I am all about employee rights and privileges, especially as a former employee who didn’t even get treated as well as I deserved. But there’s one thing I never understood about many of today’s baseball contracts – the no-trade clause.
This clause basically states that the player cannot be traded unless he approves a possible trade, or he can limit the teams he’s traded to, which usually includes the worst teams in the league. It’s all about winning championships, of course.
I can see how a player wants to be set, and wants to not have to change their life around – a topic I touched heavily on during my ‘trade deadline’ post back on July 31. I totally get that. But at the same time, why do you want to stay there when the team’s being held back financially a few years into your contract, for instance? Wouldn’t you want to be dealt if you’re not wanted so they can have more payroll flexibility? It’s all about winning championships much of the time, especially if you’re a highly-paid superstar, so why not be moved elsewhere where you can win? That would not only be a win, it would be a win-win. I could barely face myself if I knew I was hindering my own team.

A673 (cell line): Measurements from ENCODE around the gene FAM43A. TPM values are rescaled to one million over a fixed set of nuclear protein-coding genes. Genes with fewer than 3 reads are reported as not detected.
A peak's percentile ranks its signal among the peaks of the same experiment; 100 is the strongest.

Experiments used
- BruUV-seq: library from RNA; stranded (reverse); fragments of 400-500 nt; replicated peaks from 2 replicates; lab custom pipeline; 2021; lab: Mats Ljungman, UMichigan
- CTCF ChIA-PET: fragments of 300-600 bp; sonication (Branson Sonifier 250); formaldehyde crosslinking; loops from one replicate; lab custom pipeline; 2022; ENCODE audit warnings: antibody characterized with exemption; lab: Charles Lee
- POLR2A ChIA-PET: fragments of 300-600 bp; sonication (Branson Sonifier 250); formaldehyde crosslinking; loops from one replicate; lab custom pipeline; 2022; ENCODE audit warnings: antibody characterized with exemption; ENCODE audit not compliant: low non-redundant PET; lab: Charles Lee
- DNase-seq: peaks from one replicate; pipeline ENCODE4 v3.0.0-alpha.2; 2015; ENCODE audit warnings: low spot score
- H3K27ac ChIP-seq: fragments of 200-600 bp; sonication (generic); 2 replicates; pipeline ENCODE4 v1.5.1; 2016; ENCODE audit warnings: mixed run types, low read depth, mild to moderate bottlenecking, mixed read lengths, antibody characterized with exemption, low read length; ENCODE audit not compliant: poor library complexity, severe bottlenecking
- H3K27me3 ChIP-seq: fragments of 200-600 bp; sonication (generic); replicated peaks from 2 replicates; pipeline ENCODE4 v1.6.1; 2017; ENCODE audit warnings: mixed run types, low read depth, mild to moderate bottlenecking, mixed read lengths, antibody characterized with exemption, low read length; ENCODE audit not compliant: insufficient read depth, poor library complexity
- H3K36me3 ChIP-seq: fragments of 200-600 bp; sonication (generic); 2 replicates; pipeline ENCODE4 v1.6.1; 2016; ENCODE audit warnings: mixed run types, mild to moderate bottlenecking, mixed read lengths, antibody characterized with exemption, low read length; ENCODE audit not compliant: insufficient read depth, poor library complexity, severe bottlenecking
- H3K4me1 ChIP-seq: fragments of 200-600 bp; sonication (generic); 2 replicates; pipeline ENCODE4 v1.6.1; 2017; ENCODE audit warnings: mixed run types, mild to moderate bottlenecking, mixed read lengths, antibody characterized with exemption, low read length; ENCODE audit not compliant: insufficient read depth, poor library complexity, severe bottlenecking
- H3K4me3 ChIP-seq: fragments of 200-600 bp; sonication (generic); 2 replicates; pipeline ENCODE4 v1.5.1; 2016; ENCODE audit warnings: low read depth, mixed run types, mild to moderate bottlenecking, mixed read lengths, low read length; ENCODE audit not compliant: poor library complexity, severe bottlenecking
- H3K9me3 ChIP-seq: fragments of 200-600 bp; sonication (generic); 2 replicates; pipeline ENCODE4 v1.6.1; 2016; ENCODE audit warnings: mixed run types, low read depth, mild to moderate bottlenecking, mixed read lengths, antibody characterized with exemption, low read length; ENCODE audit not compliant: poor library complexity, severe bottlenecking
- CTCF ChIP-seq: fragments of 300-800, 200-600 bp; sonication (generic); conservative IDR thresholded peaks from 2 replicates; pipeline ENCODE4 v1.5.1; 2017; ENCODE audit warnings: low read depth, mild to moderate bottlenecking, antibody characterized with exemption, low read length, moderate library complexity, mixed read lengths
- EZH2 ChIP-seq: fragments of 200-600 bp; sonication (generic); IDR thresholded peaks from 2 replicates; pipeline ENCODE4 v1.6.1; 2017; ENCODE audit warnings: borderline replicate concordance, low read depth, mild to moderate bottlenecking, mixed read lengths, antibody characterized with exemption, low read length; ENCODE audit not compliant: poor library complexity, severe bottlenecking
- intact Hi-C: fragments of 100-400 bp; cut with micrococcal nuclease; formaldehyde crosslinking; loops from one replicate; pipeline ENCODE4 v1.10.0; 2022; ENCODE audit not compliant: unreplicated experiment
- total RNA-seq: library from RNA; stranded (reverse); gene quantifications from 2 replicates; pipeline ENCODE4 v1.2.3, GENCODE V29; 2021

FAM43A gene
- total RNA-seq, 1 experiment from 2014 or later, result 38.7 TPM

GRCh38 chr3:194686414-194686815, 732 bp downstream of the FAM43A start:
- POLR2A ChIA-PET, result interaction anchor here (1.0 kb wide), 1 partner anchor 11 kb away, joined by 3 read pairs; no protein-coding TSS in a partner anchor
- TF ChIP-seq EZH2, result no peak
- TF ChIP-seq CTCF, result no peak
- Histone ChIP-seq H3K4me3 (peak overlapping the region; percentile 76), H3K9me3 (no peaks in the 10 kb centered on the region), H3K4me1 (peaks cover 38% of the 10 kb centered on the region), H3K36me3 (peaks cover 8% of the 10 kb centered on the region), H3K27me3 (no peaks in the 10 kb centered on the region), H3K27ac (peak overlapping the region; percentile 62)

Or, as another example put more vaguely, why be somewhere where you’re not wanted? If a team wants to trade you, wouldn’t you want to leave out of principle? No one in the world hates being where they’re not wanted more than me, so I find this fascinating. Sure, you may love the city you play in, and you may love your teammates and the fans, but it would be too awkward and tense to show up to work everyday knowing the powers above don’t want to see you there anymore.
It’s a nice, and very very rare opportunity to have such control over your own fate. But is it worth the possible media hype, and the awkwardness from the same people that signed you in the first place?